December 8, 2011 - Proposed standard ASTM WK34588, Practice for Operation of Low Impact Paintball Game Fields, enables those in paintball industry to create low-impact games for potential players who might like to try paintball but are initially intimidated by its intensity. According to Paintball Training Institute president Bob McGuire, standard outlines game organization, management, and safety protocols that slow down the game and limit shooting proximity to increase enjoyment for inexperienced players.
Would the 50 cal paintball be part of this in the future?
The short answer is: could be. But it isn't yet and the proposed standard isn't about 50 cal, it's much bigger than that.
Too cryptic? Re-read the statement. It means what it says and that means 50 cal might be part of that process. The concept is about expanding the boundaries of what it means to play paintball—and at the core of that is something called the “welt factor” and pre-existing ASTM standards with respect to age. Those standards are the reason that 10 years old is the current age minimum that insurers won't underwrite below. But what if paintball could be played by 8 year olds in a more compact environment without the existing “welt factor” (and pain) as part of the equation? Does a broader definition of what paintball is make it more inclusive, potentially more popular? Does a new and expanded demographic create more future, long term paintball players? Does paintball finally get the girls to join in if the “welt factor” is substantially reduced?
See what I mean about bigger than 50 cal alone. The fact is however that a small(er) ball could easily be part of the equation—and low impact paintball isn't a new idea. The initial industry interest seems to pre-date the PMI merger and may have influenced their purchase of RP Scherer but was cut short by the economic necessities that drove the merger with National Paintball Sports. And it's unclear (at least right now though Mr. C is on the case) how much if any of PMI's interest carried over but it appears there is still some measure of industry interest. I might even be inclined to suggest it's quite a lot of interest but I only have that feeling based on what sources wouldn't talk about. I mean if it was a non-issue everybody would say so, right? (Okay, the good liars will say anything, and do, but even though we's talking paintball, not everyone is a good liar.)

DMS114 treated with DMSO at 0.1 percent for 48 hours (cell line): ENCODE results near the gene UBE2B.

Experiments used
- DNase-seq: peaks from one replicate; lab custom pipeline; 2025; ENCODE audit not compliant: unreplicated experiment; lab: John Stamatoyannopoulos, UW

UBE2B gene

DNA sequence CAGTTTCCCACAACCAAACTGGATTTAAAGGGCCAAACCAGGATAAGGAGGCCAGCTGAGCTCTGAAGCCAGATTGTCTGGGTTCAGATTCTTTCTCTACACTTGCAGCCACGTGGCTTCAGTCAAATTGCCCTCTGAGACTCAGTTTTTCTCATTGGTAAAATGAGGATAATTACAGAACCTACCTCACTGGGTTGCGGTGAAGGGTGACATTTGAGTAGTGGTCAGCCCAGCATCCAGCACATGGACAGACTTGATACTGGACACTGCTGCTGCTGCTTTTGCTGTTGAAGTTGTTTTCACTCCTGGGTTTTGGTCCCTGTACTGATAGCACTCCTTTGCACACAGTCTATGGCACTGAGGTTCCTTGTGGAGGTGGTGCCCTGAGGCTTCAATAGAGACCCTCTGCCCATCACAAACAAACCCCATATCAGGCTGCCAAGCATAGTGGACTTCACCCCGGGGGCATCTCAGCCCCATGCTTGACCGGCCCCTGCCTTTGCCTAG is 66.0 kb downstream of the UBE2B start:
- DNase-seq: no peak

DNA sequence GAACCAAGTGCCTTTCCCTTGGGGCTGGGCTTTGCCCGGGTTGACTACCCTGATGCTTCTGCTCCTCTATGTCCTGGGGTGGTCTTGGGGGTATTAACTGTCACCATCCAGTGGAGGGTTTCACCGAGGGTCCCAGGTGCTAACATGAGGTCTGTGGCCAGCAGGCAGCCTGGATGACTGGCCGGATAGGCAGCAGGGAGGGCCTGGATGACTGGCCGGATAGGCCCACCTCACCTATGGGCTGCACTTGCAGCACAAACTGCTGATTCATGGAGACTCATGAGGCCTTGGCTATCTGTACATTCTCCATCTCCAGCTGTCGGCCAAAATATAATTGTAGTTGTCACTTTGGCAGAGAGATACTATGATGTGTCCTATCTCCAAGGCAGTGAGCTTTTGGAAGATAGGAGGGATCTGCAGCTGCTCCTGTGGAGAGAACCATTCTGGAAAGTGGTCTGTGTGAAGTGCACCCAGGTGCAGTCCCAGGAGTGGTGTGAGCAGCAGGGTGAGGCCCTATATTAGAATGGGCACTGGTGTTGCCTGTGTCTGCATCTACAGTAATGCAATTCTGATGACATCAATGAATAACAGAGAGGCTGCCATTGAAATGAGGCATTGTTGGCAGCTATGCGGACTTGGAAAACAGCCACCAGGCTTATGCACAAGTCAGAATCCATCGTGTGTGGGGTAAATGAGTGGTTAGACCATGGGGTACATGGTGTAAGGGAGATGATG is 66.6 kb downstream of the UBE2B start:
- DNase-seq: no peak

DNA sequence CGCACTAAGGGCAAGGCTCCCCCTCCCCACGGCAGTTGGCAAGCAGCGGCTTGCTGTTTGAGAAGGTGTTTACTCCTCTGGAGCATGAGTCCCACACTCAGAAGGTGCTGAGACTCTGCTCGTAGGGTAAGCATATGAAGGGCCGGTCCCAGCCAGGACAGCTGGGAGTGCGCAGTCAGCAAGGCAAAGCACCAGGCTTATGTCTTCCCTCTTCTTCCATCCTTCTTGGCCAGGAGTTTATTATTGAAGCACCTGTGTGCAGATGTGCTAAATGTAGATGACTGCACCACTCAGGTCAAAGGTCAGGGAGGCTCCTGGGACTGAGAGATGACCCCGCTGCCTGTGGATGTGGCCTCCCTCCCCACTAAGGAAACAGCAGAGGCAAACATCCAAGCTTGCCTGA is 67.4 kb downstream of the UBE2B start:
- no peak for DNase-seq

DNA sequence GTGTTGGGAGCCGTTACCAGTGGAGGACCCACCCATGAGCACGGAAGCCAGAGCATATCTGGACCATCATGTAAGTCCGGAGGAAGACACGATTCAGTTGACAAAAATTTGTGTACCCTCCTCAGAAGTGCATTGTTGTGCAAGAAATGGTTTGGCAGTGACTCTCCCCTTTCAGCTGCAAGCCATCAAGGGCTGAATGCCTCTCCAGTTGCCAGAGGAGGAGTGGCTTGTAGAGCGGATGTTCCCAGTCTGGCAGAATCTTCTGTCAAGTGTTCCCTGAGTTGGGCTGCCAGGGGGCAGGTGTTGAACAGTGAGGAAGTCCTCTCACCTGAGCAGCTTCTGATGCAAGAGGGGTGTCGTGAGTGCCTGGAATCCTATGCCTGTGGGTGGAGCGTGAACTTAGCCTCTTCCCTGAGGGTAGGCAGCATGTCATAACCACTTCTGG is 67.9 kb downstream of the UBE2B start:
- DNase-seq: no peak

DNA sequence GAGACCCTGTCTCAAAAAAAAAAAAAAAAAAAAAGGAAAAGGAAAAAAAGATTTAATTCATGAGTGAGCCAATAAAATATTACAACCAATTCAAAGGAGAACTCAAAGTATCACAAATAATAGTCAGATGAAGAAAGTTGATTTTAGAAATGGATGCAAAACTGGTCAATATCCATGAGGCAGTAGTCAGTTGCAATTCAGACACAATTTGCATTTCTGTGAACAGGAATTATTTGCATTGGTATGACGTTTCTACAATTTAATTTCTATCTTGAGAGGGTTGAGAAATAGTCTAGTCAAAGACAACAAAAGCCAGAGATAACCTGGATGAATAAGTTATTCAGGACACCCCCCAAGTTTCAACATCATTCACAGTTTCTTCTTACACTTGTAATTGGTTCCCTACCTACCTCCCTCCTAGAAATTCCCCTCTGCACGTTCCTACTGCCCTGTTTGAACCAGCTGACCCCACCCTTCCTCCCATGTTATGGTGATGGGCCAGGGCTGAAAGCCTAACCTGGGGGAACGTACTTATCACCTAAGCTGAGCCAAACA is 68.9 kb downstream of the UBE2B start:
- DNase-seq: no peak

I know what your thinking. GI Sportz, d'oh! Hold on. Yes, GI tried to make a big 50 cal push a couple years ago (how time flies) but their focus (apparently) was less about low impact and more about competing with and replacing 68. Seems to me there's some overlap there but rumor has it the low impact community—yes, there seems to be one—wasn't universally on board with that effort. It seems there are some major paintball interests that see low impact paintball as a viable gateway to general paintball play. And, no, I don't know what the ins & outs of that are/were? be but it's intriguing, isn't it? It also seems 50 cal isn't universally viewed as the ideal small ball size from the low impact side of the equation but that the economic advantages held sway. (And now all the major manufacturers have the dies to convert to 50 cal if it comes up again.)
Does HydroTec's paintball fit into the low impact equation? The answer appears to be not at this time. It seemed to me that a paintball that was mostly water with a shell thickness that could be very precisely controlled might be ideal for this kind of application but it seems HydroTec hasn't made any overtures to the ASTM. Yet. (Although my ASTM contact is reticent to discuss any matter other than what they are working on—like the obvious tie-ins to various industries that might have an interest in the outcome of their efforts.) But that got me thinking—and call me crazy (I'm used to it)--but look at some of the, I hate to call them trends, that VFTD and others have reported and/or commented on in the past. Industry conferences aimed at paintball field owners including Airsoft & laser tag. Tippmann introducing a laser tag variant using their paintball-based equipment. And toy giant Hasbro with their expanding universe of Nerf stuff that both mimics paintball but is also safe enough to play virtually anywhere. How much more low impact can you get?
And the ultimate question—for today anyway—is low impact paintball a counter to all these other shooting and tag games? Or are they all best seen as potential gateways to future paintball play?